“Right-to-try” is an initiative conceived and spearheaded by the libertarian “think tank” (why I use the scare quotes, I’ll explain momentarily) the Goldwater Institute. Consistent with the libertarian, anti-regulation bent of the Goldwater Institute, the stated idea (or should I say talking point?) is to make it easier for terminally ill patients to access experimental drugs without so much FDA “interference.” To that end, all right-to-try laws contain certain elements, which is not surprising given that they are all based on a legislative template composed by the Goldwater Institute:

  • Anyone with a terminal illness is eligible for right-to-try.
  • Any drug that’s passed phase I trials, has an IND, and is still under clinical trials is eligible for right-to-try.
  • There is no liability for doctors or companies participating in right-to-try.
  • Insurance doesn’t have to pay for right-to-try drugs. (As I’ve discussed on a number of occasions, this provision can also be reasonably interpreted as saying that insurance companies also don’t have to pay for the treatment of complications that might occur as a result of the use of a right-to-try drugs.)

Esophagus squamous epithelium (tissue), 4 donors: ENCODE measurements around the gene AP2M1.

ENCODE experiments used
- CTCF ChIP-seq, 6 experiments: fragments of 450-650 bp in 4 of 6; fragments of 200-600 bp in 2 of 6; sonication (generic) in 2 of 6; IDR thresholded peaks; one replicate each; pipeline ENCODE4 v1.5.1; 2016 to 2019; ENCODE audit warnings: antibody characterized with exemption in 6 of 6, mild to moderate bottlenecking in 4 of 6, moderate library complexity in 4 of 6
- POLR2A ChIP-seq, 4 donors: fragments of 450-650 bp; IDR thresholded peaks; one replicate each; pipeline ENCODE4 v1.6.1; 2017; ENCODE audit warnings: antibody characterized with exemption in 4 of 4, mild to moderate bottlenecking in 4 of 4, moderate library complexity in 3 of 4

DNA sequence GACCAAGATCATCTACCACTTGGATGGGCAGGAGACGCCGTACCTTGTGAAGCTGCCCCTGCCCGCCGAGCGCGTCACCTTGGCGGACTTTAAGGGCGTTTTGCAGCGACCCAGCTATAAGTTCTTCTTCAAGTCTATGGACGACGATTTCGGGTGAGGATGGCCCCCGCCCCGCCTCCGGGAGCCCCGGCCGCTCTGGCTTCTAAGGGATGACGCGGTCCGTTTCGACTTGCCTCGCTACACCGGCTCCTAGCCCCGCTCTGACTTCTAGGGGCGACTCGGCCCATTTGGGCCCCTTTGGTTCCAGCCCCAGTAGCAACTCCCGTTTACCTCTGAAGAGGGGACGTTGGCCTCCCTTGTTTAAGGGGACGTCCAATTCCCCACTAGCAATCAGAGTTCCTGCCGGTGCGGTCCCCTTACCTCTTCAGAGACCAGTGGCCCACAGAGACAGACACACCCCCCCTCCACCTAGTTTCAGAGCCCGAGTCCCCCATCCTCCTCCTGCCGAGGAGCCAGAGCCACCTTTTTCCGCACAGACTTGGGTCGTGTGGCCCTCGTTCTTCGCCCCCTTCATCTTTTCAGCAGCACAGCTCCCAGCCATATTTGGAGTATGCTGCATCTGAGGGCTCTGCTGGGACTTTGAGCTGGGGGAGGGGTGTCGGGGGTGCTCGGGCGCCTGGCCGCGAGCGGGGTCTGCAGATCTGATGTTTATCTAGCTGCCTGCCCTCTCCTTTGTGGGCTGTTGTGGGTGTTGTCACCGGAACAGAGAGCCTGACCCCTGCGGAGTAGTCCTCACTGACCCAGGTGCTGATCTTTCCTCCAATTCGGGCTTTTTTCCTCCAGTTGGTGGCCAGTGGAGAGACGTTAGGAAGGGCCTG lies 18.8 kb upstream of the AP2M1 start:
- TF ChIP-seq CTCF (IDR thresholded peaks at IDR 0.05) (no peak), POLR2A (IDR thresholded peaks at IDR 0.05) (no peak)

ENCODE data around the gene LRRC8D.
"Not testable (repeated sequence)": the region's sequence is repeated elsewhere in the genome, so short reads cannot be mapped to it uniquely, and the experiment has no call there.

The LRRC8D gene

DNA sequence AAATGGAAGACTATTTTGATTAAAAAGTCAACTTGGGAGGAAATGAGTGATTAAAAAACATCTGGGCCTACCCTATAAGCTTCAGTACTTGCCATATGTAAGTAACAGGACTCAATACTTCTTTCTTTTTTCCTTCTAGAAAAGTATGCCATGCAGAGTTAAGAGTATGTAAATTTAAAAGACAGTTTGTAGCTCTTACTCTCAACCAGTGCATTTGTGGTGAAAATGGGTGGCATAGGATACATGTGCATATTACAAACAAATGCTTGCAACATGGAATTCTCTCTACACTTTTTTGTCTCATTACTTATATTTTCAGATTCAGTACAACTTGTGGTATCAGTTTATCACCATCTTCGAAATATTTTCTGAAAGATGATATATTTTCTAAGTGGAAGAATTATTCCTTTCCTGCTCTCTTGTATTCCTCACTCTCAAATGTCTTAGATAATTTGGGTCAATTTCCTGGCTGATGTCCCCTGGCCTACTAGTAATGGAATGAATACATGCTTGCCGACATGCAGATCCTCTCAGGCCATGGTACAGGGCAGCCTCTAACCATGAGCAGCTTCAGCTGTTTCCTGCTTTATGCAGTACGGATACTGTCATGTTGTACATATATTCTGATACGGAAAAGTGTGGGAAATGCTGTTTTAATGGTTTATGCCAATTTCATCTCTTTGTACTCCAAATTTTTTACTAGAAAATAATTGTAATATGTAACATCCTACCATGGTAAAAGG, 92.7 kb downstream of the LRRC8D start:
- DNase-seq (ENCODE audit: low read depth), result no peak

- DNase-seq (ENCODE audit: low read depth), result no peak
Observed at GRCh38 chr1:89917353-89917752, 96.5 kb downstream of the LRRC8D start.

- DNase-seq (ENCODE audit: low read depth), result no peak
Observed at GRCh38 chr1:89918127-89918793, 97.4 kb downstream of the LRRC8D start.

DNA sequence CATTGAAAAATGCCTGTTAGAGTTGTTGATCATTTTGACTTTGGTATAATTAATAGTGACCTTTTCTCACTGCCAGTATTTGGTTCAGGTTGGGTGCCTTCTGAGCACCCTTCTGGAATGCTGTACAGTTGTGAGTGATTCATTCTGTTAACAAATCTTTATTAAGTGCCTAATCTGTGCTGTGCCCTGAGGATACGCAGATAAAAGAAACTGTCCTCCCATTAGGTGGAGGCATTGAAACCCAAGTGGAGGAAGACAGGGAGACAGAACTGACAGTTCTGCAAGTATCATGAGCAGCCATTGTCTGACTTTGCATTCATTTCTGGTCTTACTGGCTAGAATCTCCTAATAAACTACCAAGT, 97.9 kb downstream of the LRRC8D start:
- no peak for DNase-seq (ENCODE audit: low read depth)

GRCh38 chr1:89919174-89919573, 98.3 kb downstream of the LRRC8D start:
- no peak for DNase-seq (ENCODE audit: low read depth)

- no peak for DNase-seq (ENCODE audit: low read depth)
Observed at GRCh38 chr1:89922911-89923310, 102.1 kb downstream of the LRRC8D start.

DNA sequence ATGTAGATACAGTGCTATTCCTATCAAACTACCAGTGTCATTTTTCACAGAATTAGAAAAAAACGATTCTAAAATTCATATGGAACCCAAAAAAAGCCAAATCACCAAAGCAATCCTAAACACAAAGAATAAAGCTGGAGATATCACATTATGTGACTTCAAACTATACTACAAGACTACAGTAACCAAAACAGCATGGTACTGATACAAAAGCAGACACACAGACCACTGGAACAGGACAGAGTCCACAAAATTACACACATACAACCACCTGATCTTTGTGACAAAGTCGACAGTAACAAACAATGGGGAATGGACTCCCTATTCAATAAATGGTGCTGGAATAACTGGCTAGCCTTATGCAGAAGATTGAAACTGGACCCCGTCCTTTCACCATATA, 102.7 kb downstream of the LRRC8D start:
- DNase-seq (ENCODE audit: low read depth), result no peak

• Patients wanting right-to-try drugs are on their own when it comes to cost. (A few states—for example, Texas, forbid companies charging for right-to-try drugs.)
  • Drug companies don’t have to provide their experimental drug under right-to-try if they do not wish to. It is this provision that has led some critics to note that “right-to-try” is really more like “right-to-ask,” given that drug companies are under no obligation to provide their experimental drugs to anyone, paid or unpaid.